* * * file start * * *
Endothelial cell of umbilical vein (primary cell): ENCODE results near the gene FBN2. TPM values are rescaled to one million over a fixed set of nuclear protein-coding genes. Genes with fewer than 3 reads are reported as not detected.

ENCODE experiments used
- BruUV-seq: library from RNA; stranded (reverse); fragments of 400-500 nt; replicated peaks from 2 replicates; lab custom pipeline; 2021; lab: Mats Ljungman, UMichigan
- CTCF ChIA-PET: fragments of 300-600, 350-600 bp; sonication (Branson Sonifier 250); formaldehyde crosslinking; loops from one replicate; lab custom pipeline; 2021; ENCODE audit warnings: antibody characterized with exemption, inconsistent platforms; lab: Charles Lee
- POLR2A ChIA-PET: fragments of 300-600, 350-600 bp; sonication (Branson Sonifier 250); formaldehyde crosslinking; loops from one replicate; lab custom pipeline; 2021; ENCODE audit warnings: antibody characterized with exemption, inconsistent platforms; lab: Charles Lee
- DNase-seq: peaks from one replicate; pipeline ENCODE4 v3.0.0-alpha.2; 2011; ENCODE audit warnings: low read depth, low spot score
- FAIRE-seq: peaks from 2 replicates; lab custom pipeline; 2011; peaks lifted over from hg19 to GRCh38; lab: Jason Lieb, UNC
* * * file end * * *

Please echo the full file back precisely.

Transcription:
Endothelial cell of umbilical vein (primary cell): ENCODE results near the gene FBN2. TPM values are rescaled to one million over a fixed set of nuclear protein-coding genes. Genes with fewer than 3 reads are reported as not detected.

ENCODE experiments used
- BruUV-seq: library from RNA; stranded (reverse); fragments of 400-500 nt; replicated peaks from 2 replicates; lab custom pipeline; 2021; lab: Mats Ljungman, UMichigan
- CTCF ChIA-PET: fragments of 300-600, 350-600 bp; sonication (Branson Sonifier 250); formaldehyde crosslinking; loops from one replicate; lab custom pipeline; 2021; ENCODE audit warnings: antibody characterized with exemption, inconsistent platforms; lab: Charles Lee
- POLR2A ChIA-PET: fragments of 300-600, 350-600 bp; sonication (Branson Sonifier 250); formaldehyde crosslinking; loops from one replicate; lab custom pipeline; 2021; ENCODE audit warnings: antibody characterized with exemption, inconsistent platforms; lab: Charles Lee
- DNase-seq: peaks from one replicate; pipeline ENCODE4 v3.0.0-alpha.2; 2011; ENCODE audit warnings: low read depth, low spot score
- FAIRE-seq: peaks from 2 replicates; lab custom pipeline; 2011; peaks lifted over from hg19 to GRCh38; lab: Jason Lieb, UNC